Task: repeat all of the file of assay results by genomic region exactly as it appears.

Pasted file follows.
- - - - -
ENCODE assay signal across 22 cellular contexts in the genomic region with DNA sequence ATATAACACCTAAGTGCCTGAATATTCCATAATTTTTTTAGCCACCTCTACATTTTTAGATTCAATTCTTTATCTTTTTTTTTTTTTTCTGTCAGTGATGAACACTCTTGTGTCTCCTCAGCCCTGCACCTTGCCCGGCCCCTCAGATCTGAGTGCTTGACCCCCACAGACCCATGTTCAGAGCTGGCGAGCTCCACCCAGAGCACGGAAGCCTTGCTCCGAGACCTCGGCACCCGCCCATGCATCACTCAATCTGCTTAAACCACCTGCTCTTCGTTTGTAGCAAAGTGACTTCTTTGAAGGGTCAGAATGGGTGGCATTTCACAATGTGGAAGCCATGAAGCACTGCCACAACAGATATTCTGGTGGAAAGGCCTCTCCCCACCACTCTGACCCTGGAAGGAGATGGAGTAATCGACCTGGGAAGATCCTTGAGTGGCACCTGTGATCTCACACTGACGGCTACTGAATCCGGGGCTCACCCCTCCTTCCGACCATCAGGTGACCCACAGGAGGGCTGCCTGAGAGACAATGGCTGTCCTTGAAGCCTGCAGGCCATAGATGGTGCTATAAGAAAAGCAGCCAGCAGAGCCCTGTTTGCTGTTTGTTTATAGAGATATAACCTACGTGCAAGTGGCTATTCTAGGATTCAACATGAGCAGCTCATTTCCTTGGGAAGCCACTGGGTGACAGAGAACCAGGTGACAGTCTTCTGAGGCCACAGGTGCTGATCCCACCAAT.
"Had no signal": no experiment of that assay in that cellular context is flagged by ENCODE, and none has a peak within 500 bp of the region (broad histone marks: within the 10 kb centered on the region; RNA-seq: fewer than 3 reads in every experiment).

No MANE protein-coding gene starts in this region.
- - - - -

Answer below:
ENCODE assay signal across 22 cellular contexts in the genomic region with DNA sequence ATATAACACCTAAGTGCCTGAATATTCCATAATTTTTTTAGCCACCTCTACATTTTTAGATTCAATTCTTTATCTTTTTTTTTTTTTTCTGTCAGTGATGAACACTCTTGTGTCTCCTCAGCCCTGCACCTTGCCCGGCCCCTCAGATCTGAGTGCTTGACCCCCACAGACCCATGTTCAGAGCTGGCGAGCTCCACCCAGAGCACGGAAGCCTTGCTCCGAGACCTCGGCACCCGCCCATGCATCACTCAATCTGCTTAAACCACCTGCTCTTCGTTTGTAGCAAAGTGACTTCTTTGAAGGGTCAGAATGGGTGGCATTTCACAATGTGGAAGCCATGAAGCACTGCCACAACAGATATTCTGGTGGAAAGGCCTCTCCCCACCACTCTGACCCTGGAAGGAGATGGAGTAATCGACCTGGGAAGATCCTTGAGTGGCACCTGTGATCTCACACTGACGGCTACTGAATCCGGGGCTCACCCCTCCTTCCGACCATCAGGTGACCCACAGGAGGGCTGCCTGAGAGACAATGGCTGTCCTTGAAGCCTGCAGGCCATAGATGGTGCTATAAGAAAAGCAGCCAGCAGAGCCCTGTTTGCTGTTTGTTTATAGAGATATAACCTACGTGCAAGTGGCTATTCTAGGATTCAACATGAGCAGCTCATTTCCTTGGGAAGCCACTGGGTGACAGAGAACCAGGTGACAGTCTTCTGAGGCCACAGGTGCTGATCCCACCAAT.
"Had no signal": no experiment of that assay in that cellular context is flagged by ENCODE, and none has a peak within 500 bp of the region (broad histone marks: within the 10 kb centered on the region; RNA-seq: fewer than 3 reads in every experiment).

No MANE protein-coding gene starts in this region.